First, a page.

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FLEXO Magazine : June 2011
Technologies & Techniques Anilox Scoring Prevention Guide All You need to Know to Avoid Those ominous lines By Bill Poulson Anilox scoring is an expensive and frustrating problem. Anilox ceramic is a metal oxide and although it is extremely wear-resistant, it does not possess impact- resistance or ductility. When any hard particle becomes trapped between the blade and the anilox, there is a potential for the particle to destroy the cell wall structure on the surface of the anilox roller. If the particle is not consumed, once trapped it will ride in that location and destroy rows of cells. These rows of damaged cells appear as thin bands traveling around the circumference of an anilox and are commonly referred to as score lines. ScorinG TyPeS There are three types of score lines. First, light polishing score lines appear as light streaks in the printed image. (See Figure 1.) Second, deep gouging score lines will initially appear as dark streaks in the printed image. (See Figure 2.) Gouging score lines are caused by large particles lodged between the tip of the doctor blade and the surface of the roll. The larger the particle, the less likely it will be deposited on the substrate or consumed before damaging the engraving. The dam- aged area will typically be several cells wide and run around the entire circumference of the roll. A deep gouge can cause ink to spit or sling. As the doctor blade wears into the score line, a lighter streak will rapidly ap- pear. If this occurs, look for uneven wear on the doctor blade. In Figure 3, the “polished looking” surface of the land area is a heavy score line. The isolated pressure from contamina- tion that was trapped under the doctor blade polishes the land area, creating a wear pattern. These score lines reduce the ink delivery volume of the anilox roll just enough to show as a continuous, lighter line in the graphic image. Third, the non-scored printed line is a lightly colored line, resulting from a line of cells around the anilox that cannot be fully filled with ink. (See Figures 4 and 5.) Before trying to treat the problem, be certain what you have is a true score line. A continu- ous, lighter line within a graphic image is not necessarily caused by scoring, so a printed sample will not provide enough evidence to make a final verdict. Notice how the cell walls in Figures 4 and 5 are not enlarged. The damage shown in these figures is because of over-impression from debris trapped between the doctor blade and the anilox surface. Plugged cells can also create lines on graphics. Particles of metal or dried ink actually get pressed into the anilox roll cells, filling them in. This is usually caused by back-doctoring build-up on plas- tic containment blades. Plugged cells result in a loss of ink transfer and will appear as a score line until the roll has been Photo credits: Courtesy of Harper Corporation of America. Figure 1: light polishing score lines. Figure 2: Deep gouging score lines. Figure 3: “Polished” heavy score line. Figure 4: non-scored print line. Figure 5: non-scored print line. www.flexography.org June 2011 FLeXO 69 Kicking Contamination • Anilox score lines can appear as either light or dark streaks, depending on the cause. • Most scoring comes from hard particles trapped be- tween the blade and the anilox, or the improper use of doctor blades. • Shop towels, rags, roll covers, cleaning brushes, work gloves—anything that comes into contact with the anilox surface—can transfer contaminants that create scoring. • Using rare-earth magnets in tandem with ink filters with 40-60 mesh screens will trap and contain metal fragments.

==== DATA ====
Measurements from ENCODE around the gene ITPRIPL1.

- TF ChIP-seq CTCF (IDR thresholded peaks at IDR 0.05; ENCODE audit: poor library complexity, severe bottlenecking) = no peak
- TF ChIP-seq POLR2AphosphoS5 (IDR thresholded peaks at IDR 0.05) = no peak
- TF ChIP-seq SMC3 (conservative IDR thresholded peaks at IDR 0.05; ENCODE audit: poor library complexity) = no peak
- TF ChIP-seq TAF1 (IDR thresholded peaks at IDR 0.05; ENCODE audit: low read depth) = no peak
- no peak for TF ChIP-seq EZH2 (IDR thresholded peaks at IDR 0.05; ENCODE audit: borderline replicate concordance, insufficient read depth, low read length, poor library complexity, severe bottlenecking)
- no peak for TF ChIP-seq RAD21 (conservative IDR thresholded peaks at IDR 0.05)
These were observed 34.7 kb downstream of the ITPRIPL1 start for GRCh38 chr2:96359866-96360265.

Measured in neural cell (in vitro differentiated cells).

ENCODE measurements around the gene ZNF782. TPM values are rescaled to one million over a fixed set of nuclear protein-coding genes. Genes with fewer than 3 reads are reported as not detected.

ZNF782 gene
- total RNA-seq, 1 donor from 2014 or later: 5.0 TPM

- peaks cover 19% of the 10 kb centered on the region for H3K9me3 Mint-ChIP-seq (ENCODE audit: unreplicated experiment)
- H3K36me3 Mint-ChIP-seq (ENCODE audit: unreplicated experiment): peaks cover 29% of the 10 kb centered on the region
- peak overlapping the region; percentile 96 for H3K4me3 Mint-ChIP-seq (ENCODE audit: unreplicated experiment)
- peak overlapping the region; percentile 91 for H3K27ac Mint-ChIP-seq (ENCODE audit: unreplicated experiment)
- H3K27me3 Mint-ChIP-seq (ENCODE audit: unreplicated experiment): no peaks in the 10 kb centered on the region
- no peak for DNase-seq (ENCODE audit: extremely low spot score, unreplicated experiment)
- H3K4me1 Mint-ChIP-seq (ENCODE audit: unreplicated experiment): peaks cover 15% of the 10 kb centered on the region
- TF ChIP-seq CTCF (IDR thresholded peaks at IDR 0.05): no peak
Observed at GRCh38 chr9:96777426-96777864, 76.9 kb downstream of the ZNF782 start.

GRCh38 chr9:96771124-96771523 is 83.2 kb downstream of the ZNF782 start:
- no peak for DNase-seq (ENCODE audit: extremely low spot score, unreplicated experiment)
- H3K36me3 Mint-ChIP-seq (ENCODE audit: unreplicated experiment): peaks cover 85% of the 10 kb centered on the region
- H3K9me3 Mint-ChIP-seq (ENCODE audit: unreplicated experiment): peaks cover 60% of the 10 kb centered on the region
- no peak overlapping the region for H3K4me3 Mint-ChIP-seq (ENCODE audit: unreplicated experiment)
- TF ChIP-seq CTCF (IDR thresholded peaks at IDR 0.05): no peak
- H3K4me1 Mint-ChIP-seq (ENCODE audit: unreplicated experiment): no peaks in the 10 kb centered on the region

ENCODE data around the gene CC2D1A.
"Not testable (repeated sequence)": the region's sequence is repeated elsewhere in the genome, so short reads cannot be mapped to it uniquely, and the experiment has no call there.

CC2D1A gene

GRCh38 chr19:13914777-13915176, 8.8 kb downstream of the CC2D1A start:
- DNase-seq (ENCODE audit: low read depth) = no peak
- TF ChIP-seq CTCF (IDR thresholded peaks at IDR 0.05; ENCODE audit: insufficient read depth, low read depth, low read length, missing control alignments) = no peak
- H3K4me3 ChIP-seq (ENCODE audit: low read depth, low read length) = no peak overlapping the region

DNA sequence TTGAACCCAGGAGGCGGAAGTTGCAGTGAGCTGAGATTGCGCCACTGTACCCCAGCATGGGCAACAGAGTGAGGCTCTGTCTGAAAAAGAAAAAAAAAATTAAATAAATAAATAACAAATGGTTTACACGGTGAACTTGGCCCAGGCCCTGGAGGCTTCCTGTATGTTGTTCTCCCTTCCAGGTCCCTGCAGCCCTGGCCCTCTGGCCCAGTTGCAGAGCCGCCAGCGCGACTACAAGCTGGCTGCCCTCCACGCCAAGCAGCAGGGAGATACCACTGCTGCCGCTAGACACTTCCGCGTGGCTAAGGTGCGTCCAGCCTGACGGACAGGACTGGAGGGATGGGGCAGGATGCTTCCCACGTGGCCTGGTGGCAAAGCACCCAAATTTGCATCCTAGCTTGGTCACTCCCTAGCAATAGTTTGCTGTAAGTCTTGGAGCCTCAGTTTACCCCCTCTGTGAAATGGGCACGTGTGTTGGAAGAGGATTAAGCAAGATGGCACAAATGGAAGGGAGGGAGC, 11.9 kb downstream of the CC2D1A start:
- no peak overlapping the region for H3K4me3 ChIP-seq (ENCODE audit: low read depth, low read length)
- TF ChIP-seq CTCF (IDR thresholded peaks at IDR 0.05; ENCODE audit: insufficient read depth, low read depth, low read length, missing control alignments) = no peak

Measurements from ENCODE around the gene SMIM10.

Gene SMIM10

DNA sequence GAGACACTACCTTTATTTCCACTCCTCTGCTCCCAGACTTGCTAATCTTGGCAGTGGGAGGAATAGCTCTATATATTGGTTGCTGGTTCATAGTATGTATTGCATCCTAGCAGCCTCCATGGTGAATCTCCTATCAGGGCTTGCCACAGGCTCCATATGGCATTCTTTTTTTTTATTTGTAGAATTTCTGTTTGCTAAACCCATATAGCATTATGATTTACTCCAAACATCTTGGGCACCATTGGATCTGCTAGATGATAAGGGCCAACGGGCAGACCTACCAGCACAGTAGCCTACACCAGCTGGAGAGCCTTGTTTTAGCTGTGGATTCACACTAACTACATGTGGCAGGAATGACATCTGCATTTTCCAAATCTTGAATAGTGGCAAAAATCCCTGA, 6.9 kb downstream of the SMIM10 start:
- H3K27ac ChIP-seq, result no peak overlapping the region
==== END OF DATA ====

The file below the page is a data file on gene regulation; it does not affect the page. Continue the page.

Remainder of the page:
Sustainable Spring 2011